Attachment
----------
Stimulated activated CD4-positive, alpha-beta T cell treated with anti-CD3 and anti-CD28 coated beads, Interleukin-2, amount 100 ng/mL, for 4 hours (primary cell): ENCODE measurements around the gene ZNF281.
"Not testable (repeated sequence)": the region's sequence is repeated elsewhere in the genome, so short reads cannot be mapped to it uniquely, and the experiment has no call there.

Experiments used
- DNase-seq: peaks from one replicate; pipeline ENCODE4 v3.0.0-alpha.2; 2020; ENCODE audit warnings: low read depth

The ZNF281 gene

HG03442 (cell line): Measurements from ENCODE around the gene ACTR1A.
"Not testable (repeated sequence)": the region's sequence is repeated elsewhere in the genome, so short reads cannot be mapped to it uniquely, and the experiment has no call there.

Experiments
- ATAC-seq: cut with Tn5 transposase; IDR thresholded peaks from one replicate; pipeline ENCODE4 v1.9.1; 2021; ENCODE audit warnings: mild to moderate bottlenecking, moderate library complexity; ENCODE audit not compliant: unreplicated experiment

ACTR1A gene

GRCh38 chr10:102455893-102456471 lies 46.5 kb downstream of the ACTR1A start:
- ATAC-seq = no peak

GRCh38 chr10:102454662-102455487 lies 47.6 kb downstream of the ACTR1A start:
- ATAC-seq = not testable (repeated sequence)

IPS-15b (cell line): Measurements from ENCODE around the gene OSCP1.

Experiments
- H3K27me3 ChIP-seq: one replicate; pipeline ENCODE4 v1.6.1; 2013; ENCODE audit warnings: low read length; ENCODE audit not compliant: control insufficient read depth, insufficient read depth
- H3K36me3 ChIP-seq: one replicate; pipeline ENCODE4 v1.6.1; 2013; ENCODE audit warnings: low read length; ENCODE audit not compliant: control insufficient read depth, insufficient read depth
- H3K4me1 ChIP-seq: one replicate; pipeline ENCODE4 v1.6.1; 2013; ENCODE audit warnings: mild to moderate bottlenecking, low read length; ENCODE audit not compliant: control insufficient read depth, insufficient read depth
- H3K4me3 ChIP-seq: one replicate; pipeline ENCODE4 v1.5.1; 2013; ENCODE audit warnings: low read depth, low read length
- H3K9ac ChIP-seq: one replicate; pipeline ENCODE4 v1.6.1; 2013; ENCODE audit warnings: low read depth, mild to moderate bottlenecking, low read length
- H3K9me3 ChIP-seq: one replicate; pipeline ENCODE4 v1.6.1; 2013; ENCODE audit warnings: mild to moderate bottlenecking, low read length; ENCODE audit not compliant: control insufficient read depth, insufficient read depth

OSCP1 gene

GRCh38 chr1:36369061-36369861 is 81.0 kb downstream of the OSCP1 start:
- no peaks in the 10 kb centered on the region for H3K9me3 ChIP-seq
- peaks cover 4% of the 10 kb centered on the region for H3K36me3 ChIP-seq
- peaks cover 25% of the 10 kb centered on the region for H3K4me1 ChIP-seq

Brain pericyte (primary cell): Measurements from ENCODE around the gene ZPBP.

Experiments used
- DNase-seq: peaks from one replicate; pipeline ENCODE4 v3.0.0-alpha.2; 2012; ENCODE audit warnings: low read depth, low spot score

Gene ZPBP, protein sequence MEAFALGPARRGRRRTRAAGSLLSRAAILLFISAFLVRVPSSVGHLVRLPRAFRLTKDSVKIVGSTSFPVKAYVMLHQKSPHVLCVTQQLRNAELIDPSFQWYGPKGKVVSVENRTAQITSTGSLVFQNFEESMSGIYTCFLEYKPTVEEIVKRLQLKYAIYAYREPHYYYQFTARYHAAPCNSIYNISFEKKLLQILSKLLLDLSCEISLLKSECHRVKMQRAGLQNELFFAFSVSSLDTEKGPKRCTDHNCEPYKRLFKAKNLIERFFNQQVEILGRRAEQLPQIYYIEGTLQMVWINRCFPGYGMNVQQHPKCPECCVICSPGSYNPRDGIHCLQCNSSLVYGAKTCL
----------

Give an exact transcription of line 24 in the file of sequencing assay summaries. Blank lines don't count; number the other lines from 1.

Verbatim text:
GRCh38 chr1:36369061-36369861 is 81.0 kb downstream of the OSCP1 start: